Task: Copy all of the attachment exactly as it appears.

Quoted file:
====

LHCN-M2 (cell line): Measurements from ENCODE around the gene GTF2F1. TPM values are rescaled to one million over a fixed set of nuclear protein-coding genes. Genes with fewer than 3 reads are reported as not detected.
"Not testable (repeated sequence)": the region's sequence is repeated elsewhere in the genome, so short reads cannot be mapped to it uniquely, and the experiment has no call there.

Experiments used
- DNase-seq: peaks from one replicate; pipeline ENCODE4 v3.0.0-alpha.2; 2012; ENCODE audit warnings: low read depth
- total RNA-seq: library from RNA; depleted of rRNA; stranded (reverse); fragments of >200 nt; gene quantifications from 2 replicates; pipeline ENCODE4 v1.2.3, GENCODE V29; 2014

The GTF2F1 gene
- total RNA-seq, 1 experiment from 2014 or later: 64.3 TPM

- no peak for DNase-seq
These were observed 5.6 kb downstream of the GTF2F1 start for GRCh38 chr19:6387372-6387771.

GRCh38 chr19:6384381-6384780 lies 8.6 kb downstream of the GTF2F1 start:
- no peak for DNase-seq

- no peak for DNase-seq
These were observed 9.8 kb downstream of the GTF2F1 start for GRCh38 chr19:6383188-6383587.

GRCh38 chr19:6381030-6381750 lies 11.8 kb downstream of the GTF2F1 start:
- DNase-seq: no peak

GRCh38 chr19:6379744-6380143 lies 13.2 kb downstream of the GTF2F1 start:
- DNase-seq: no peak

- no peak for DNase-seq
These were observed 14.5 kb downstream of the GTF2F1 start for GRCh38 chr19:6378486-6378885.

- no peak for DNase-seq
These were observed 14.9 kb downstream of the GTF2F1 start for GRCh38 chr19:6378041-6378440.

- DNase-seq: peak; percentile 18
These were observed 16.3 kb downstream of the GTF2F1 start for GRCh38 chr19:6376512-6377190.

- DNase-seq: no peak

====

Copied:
LHCN-M2 (cell line): Measurements from ENCODE around the gene GTF2F1. TPM values are rescaled to one million over a fixed set of nuclear protein-coding genes. Genes with fewer than 3 reads are reported as not detected.
"Not testable (repeated sequence)": the region's sequence is repeated elsewhere in the genome, so short reads cannot be mapped to it uniquely, and the experiment has no call there.

Experiments used
- DNase-seq: peaks from one replicate; pipeline ENCODE4 v3.0.0-alpha.2; 2012; ENCODE audit warnings: low read depth
- total RNA-seq: library from RNA; depleted of rRNA; stranded (reverse); fragments of >200 nt; gene quantifications from 2 replicates; pipeline ENCODE4 v1.2.3, GENCODE V29; 2014

The GTF2F1 gene
- total RNA-seq, 1 experiment from 2014 or later: 64.3 TPM

- no peak for DNase-seq
These were observed 5.6 kb downstream of the GTF2F1 start for GRCh38 chr19:6387372-6387771.

GRCh38 chr19:6384381-6384780 lies 8.6 kb downstream of the GTF2F1 start:
- no peak for DNase-seq

- no peak for DNase-seq
These were observed 9.8 kb downstream of the GTF2F1 start for GRCh38 chr19:6383188-6383587.

GRCh38 chr19:6381030-6381750 lies 11.8 kb downstream of the GTF2F1 start:
- DNase-seq: no peak

GRCh38 chr19:6379744-6380143 lies 13.2 kb downstream of the GTF2F1 start:
- DNase-seq: no peak

- no peak for DNase-seq
These were observed 14.5 kb downstream of the GTF2F1 start for GRCh38 chr19:6378486-6378885.

- no peak for DNase-seq
These were observed 14.9 kb downstream of the GTF2F1 start for GRCh38 chr19:6378041-6378440.

- DNase-seq: peak; percentile 18
These were observed 16.3 kb downstream of the GTF2F1 start for GRCh38 chr19:6376512-6377190.

- DNase-seq: no peak